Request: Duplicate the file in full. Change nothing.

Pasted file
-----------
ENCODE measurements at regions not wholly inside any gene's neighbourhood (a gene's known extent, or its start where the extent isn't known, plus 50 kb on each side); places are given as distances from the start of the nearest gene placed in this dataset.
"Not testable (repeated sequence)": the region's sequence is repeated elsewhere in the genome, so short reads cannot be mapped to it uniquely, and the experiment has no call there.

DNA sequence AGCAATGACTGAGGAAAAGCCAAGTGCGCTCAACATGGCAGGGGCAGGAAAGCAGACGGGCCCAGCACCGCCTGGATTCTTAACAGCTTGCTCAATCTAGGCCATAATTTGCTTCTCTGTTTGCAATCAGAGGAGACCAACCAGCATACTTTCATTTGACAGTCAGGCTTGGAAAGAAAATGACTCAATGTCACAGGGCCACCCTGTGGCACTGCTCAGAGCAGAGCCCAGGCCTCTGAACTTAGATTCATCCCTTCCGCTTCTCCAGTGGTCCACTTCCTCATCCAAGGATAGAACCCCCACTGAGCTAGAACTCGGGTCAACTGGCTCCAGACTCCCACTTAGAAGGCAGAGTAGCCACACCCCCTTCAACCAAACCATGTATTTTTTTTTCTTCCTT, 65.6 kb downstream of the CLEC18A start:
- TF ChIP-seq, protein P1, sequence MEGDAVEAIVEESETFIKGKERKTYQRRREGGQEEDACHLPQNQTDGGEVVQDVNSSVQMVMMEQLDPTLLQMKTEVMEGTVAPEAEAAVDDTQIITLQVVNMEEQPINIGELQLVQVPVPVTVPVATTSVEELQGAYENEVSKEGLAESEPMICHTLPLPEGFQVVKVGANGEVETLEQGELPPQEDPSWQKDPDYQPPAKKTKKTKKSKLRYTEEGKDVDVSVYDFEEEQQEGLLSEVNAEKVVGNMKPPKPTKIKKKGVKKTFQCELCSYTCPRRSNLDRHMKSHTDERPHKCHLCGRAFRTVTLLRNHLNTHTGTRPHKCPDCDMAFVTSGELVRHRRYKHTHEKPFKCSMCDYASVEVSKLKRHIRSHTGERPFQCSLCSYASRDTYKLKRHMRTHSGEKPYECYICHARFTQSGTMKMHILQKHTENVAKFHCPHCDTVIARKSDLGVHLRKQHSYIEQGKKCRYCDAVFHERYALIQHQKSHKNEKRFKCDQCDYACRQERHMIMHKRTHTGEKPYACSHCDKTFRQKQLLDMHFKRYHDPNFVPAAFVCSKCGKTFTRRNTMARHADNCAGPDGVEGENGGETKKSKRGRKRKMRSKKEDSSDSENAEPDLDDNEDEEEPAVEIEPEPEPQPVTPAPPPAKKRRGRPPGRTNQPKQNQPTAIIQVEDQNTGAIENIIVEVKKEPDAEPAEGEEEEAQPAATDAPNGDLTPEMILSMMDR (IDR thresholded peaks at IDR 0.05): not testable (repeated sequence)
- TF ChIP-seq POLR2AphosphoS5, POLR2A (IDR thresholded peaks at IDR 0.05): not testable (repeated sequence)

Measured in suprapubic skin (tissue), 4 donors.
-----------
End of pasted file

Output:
ENCODE measurements at regions not wholly inside any gene's neighbourhood (a gene's known extent, or its start where the extent isn't known, plus 50 kb on each side); places are given as distances from the start of the nearest gene placed in this dataset.
"Not testable (repeated sequence)": the region's sequence is repeated elsewhere in the genome, so short reads cannot be mapped to it uniquely, and the experiment has no call there.

DNA sequence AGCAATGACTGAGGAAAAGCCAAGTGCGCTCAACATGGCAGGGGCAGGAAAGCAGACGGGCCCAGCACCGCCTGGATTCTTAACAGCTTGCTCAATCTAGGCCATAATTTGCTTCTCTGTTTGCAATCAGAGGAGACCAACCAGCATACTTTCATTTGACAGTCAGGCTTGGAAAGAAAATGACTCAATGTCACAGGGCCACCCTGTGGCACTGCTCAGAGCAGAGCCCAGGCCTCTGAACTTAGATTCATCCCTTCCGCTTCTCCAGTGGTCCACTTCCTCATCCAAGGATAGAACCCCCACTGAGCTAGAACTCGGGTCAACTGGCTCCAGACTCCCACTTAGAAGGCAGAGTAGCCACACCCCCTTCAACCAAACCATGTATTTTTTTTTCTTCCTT, 65.6 kb downstream of the CLEC18A start:
- TF ChIP-seq, protein P1, sequence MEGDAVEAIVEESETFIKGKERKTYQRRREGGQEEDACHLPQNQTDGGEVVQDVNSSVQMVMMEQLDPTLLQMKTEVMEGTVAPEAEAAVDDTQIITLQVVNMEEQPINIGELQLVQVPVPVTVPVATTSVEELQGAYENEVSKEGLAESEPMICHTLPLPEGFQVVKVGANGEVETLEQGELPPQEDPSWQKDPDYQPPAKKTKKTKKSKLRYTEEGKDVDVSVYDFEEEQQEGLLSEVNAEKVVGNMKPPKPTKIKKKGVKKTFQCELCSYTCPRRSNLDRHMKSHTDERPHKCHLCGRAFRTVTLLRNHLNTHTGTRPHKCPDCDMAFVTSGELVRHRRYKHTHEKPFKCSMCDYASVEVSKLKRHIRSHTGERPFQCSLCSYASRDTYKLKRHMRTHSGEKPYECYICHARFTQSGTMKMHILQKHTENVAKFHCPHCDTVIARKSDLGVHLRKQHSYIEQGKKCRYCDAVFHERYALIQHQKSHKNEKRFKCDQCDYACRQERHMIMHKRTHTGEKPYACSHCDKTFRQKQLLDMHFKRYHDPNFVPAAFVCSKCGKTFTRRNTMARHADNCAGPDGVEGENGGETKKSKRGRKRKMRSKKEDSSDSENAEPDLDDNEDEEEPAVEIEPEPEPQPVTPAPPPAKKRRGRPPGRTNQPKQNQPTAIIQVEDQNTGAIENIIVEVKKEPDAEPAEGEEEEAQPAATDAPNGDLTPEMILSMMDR (IDR thresholded peaks at IDR 0.05): not testable (repeated sequence)
- TF ChIP-seq POLR2AphosphoS5, POLR2A (IDR thresholded peaks at IDR 0.05): not testable (repeated sequence)

Measured in suprapubic skin (tissue), 4 donors.